Going into more detail: producing products, documentation or collateral assets in foreign languages usually helps the company sell globally, which in turn can generate a significant increase in revenue. This is one of the most common business objectives, but there are others: increasing the level of market penetration, improving user experience (UX) and client satisfaction, creating a stronger customer relationship with the brand or raising the share price. Localization can certainly play a strategic role in achieving all of those, so it’s up to people driving those efforts to emphasize their value to the company. And the best way to do that is to provide hard, quantifiable data: numbers, analyses, graphs and tables that all prove your point. Hard data is objective evidence of how well the department is performing and the best way to get the point across.

Once this is clear to the stakeholders, it will be much easier for you to become involved in the decision-making process itself. One of the strategic decisions to make is selecting new markets — and languages! — for the brand’s global expansion. This sounds like something the localization team should be involved in: as a team that deals specifically with languages, cultures and translation, it is uniquely equipped to advise within this area. Imagine that the company is targeting Mexico as its primary market, but also wants to have the content available to the rest of the Latin American users. Some people in your company might not be aware of the fact that Mexican Spanish is actually different than the Spanish used by the rest of South America, which leaves companies expanding into LatAm with three options:

1. Localize content into Mexican Spanish, but potentially risk alienating other Latin American Spanish users, who will notice right away that the Spanish flavor is different than their local one, and might feel as if the brand does not value them enough as customers.

2. Localize into the Latin American version of Spanish, es-419. So, Mexico will not be specifically targeted, but the content will sound fluent in the entirety of Latin America, and should resonate well in Mexico too.

3. Do both, which would be the ideal scenario, but could be twice as expensive.

Your company might even look into ways to achieve the best solution in a more cost-effective way; for example, look into reusing content translated into one Spanish locale and editing it for the other. This entire conversation might not come up, however, unless the localization department is involved.

Advertise yourself!

Localization evangelization has been a buzz phrase in the industry for the last few years, but in reality, it probably doesn’t get practiced often enough.

Once you are aware of how beneficial localization efforts are to the company — remember, using hard numbers will help you make your case — you need to start promoting them outside your department. Your goal is to create awareness of, firstly, how important localization is and, secondly, how it fits into the company landscape and how your team can interact with other departments. Unfortunately, it often requires putting in some additional hours early on. Very early. Actually, you’re likely already late to the game.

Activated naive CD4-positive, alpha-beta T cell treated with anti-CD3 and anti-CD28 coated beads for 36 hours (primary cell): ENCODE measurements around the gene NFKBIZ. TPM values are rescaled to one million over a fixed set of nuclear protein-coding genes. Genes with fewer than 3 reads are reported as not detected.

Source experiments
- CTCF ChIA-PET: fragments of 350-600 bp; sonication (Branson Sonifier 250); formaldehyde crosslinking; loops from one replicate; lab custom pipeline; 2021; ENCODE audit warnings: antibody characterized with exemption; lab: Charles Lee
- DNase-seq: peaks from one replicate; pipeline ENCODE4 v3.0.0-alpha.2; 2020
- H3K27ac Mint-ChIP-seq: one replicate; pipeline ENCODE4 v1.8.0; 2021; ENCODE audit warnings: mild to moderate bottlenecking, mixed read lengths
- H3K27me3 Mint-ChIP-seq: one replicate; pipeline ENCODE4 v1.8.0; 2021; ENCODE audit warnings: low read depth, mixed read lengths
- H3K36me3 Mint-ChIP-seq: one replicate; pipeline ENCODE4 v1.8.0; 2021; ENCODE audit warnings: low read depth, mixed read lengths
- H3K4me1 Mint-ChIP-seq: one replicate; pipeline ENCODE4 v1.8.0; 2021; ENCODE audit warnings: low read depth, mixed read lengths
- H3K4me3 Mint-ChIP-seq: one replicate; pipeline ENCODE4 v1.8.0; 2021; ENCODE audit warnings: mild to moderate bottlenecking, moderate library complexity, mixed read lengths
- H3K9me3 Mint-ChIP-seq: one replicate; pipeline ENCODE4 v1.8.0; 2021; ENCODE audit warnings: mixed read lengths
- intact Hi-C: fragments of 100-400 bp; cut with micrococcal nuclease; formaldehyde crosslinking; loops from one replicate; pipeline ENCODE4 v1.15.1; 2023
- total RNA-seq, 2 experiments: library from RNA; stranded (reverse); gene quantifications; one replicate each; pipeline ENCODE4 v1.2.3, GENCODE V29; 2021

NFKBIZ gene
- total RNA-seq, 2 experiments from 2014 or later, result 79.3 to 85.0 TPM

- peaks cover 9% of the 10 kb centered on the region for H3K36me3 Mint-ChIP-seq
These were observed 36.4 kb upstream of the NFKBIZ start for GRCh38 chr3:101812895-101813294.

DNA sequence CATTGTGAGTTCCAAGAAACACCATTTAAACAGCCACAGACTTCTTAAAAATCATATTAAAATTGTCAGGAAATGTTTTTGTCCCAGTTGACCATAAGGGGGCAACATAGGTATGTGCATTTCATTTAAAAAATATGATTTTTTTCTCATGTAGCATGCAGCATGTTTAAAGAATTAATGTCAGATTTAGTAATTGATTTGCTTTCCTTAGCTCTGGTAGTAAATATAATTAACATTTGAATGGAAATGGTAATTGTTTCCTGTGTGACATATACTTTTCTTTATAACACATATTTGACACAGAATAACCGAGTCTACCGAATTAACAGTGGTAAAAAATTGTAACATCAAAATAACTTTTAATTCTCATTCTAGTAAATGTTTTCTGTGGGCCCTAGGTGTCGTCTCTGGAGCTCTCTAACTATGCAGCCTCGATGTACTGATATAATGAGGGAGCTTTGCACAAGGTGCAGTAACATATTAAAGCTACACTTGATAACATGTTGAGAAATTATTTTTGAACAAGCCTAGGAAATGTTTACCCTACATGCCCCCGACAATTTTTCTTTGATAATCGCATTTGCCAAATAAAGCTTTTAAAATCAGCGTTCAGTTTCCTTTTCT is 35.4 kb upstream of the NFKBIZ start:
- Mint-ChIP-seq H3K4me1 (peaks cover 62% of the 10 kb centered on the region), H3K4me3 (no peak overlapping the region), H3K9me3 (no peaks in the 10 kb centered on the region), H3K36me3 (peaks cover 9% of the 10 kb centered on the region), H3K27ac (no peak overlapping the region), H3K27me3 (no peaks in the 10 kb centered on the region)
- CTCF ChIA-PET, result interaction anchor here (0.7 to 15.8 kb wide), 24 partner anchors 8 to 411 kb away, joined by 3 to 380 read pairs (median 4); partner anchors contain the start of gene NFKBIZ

Startups around the world are in various stages of maturity. Planning early for localization may help your company stand out. Here, the Startup Genome and the Global Entrepreneurship Network (GEN) look at the life cycle of 12 startup sub-sectors based on data covering over 1 million companies.

You’ll probably want to consider evangelizing in two directions: horizontally across departments, and vertically, by pitching upward to the executive team.

For the execs, make sure you document all of your successes. Use the figures you have developed while assessing how your team is aligned with the company’s business objectives, but also throw in some powerful numbers from industry research. The most commonly used argument is the “Can’t Read Won’t Buy” argument, based on research carried out by Common Sense Advisory (CSA Research). The data says that 87% of consumers who can’t read English don’t buy products or services on English websites. So, only just over one out of ten people outside the US will potentially buy a product available only in English. Localization opens up the product to the other nine people, and that’s a 900% increase. Not bad for an investment that small.

Executive buy-in is critical, but spreading the word across other departments is just as important. You need to understand where the other departments are coming from, and at the same time communicate your message to them in a way they can understand, and that they find valuable and interesting.

You might want to put together a monthly or quarterly newsletter and then use a subscription model to see who might be interested in reading it. Maybe there is another office you could join forces with. It might also make sense to host an event about interesting aspects of localization with speakers your colleagues look up to, who also happen to be strong advocates for localization. You also may want to volunteer to create a cross-department task force to solve a problem the company is facing. This could allow you to interact with people from other departments and together contribute to something useful to the company. Last, but not least, think about inviting people for a round of product testing if they speak foreign languages — this can prove to be both fun to others, and useful to you.